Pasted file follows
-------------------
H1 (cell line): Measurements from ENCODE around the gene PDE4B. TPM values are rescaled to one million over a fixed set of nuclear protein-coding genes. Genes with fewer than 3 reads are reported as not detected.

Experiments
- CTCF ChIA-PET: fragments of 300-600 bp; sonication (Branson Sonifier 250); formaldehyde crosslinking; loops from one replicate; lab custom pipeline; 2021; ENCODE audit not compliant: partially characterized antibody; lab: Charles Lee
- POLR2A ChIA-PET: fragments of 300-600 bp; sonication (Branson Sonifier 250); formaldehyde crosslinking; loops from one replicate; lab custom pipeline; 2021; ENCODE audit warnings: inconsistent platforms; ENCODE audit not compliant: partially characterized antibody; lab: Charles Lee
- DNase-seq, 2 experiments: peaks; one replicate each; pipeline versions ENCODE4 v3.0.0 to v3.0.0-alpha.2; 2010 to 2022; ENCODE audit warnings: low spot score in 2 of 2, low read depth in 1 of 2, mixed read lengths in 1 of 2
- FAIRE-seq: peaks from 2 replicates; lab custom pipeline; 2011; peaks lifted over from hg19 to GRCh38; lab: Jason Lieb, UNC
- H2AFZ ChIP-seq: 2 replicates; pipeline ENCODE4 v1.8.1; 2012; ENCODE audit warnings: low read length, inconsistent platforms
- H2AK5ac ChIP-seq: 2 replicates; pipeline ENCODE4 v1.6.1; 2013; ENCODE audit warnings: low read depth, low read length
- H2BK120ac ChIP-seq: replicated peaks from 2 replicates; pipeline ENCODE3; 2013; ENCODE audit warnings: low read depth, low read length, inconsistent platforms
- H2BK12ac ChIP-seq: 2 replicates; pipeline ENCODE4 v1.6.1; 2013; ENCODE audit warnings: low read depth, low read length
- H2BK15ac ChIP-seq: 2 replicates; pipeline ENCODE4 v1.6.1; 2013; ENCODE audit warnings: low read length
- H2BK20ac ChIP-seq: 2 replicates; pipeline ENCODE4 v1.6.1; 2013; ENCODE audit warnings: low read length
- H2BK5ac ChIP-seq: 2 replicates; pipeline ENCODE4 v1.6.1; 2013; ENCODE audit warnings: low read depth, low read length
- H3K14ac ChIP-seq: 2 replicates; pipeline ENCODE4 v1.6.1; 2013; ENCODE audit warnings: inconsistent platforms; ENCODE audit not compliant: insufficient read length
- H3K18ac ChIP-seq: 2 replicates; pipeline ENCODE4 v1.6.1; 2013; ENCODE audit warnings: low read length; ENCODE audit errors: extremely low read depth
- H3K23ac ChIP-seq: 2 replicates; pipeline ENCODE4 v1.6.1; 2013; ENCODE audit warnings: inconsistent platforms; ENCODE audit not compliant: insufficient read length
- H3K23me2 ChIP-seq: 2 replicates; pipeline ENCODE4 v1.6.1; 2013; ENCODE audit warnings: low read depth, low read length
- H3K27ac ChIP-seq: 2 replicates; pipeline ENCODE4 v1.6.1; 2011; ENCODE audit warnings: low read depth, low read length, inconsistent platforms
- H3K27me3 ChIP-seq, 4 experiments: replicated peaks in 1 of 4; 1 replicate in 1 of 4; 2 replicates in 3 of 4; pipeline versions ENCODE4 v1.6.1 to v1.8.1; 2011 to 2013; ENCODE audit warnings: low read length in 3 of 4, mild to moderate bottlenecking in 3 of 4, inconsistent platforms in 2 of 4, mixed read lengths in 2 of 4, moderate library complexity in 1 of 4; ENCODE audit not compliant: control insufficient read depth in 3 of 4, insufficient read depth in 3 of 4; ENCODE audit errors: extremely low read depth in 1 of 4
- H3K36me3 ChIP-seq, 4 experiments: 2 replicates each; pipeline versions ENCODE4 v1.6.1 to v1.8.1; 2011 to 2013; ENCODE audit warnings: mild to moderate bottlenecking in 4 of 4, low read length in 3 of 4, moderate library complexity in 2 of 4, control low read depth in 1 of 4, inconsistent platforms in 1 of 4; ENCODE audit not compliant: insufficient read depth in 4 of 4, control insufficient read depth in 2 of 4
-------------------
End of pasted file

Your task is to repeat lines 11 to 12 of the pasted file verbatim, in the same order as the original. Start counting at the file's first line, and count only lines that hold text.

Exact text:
- H2BK15ac ChIP-seq: 2 replicates; pipeline ENCODE4 v1.6.1; 2013; ENCODE audit warnings: low read length
- H2BK20ac ChIP-seq: 2 replicates; pipeline ENCODE4 v1.6.1; 2013; ENCODE audit warnings: low read length